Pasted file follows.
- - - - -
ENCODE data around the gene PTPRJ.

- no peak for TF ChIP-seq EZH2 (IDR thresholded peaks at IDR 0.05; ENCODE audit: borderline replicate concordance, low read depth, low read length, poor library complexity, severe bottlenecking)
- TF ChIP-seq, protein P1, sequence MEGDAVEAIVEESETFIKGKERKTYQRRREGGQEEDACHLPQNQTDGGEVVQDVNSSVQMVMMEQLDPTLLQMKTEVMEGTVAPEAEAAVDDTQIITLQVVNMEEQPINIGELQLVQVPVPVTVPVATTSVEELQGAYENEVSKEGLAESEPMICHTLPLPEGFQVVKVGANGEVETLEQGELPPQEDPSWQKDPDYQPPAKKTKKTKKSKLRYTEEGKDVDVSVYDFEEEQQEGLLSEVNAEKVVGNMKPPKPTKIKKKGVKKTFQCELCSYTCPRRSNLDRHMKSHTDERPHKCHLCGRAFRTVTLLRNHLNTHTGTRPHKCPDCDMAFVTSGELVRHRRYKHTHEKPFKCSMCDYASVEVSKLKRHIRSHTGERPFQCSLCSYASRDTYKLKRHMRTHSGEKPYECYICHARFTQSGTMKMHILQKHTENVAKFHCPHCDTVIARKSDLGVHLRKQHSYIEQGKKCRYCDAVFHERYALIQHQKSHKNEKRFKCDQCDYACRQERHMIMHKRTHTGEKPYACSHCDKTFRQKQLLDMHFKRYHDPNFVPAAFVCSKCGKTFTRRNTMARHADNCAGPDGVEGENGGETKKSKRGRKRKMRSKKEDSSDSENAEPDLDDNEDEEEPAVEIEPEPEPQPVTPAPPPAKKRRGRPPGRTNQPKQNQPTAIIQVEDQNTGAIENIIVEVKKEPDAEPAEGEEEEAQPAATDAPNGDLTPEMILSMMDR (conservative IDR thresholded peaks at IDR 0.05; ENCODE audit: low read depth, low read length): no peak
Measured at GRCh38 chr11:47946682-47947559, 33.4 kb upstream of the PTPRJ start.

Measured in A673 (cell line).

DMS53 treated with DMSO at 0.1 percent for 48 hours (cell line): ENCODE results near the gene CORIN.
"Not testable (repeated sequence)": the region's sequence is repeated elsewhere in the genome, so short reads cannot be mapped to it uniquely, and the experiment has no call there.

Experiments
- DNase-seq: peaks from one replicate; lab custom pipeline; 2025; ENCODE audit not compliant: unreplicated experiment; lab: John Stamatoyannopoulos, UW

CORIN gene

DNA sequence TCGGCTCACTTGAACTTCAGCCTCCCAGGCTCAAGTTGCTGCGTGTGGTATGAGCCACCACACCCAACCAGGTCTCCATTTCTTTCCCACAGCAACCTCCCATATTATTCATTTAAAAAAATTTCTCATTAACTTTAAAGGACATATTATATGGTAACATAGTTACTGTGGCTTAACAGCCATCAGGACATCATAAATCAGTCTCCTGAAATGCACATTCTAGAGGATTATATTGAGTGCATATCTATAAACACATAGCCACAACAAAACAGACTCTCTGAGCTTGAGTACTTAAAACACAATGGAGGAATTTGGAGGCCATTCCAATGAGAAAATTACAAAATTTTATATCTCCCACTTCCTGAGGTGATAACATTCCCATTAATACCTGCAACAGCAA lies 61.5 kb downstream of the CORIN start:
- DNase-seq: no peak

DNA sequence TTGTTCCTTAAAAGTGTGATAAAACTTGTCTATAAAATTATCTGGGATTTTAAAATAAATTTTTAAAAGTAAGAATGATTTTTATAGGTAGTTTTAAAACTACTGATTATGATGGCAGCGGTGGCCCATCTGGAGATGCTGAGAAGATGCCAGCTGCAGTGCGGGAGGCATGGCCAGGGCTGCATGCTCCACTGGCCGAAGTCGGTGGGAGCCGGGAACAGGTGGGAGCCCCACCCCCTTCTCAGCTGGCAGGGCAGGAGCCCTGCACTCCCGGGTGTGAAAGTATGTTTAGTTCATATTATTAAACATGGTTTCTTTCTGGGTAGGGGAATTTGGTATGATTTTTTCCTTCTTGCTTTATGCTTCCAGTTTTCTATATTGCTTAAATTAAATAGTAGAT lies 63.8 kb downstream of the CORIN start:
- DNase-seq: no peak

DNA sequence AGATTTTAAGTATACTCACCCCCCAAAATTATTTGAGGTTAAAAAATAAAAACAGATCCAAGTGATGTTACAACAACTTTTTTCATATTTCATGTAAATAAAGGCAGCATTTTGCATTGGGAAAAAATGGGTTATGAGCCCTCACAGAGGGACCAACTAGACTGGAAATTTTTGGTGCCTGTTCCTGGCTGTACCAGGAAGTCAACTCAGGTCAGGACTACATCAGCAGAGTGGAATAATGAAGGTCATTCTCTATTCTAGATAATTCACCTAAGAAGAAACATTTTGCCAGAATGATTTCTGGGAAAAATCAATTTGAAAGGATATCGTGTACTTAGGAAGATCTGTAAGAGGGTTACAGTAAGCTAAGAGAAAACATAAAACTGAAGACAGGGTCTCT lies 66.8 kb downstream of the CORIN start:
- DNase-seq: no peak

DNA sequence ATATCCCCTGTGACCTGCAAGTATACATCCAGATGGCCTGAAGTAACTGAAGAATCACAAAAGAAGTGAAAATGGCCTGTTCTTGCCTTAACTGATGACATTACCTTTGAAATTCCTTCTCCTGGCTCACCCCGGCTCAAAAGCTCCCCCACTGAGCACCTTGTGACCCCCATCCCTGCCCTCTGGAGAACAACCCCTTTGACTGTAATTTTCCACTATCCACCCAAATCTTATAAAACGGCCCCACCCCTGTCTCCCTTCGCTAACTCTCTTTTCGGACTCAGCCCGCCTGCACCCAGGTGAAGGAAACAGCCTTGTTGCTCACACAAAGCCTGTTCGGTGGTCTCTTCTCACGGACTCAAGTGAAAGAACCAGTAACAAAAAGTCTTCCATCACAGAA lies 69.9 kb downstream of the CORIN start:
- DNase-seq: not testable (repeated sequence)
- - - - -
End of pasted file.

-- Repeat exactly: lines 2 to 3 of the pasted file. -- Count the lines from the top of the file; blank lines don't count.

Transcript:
- no peak for TF ChIP-seq EZH2 (IDR thresholded peaks at IDR 0.05; ENCODE audit: borderline replicate concordance, low read depth, low read length, poor library complexity, severe bottlenecking)
- TF ChIP-seq, protein P1, sequence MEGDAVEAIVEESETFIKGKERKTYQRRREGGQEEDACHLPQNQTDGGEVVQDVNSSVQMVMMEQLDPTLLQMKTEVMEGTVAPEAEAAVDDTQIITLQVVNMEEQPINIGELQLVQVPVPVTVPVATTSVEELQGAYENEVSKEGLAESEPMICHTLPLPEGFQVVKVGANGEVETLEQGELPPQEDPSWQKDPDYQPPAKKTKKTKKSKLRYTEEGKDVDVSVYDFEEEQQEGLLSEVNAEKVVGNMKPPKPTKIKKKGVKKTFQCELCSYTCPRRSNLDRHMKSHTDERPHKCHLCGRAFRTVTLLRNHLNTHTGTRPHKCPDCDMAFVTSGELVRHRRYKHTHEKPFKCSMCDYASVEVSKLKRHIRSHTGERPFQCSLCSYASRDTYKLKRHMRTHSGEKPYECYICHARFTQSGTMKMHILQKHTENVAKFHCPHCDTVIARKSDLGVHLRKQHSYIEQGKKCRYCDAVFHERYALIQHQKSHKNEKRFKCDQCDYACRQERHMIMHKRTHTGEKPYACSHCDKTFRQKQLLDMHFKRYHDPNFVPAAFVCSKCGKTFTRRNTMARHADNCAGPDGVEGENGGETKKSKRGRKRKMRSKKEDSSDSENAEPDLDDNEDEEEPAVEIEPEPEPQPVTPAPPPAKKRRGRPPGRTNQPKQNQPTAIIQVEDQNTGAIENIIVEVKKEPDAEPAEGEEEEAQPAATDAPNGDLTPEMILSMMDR (conservative IDR thresholded peaks at IDR 0.05; ENCODE audit: low read depth, low read length): no peak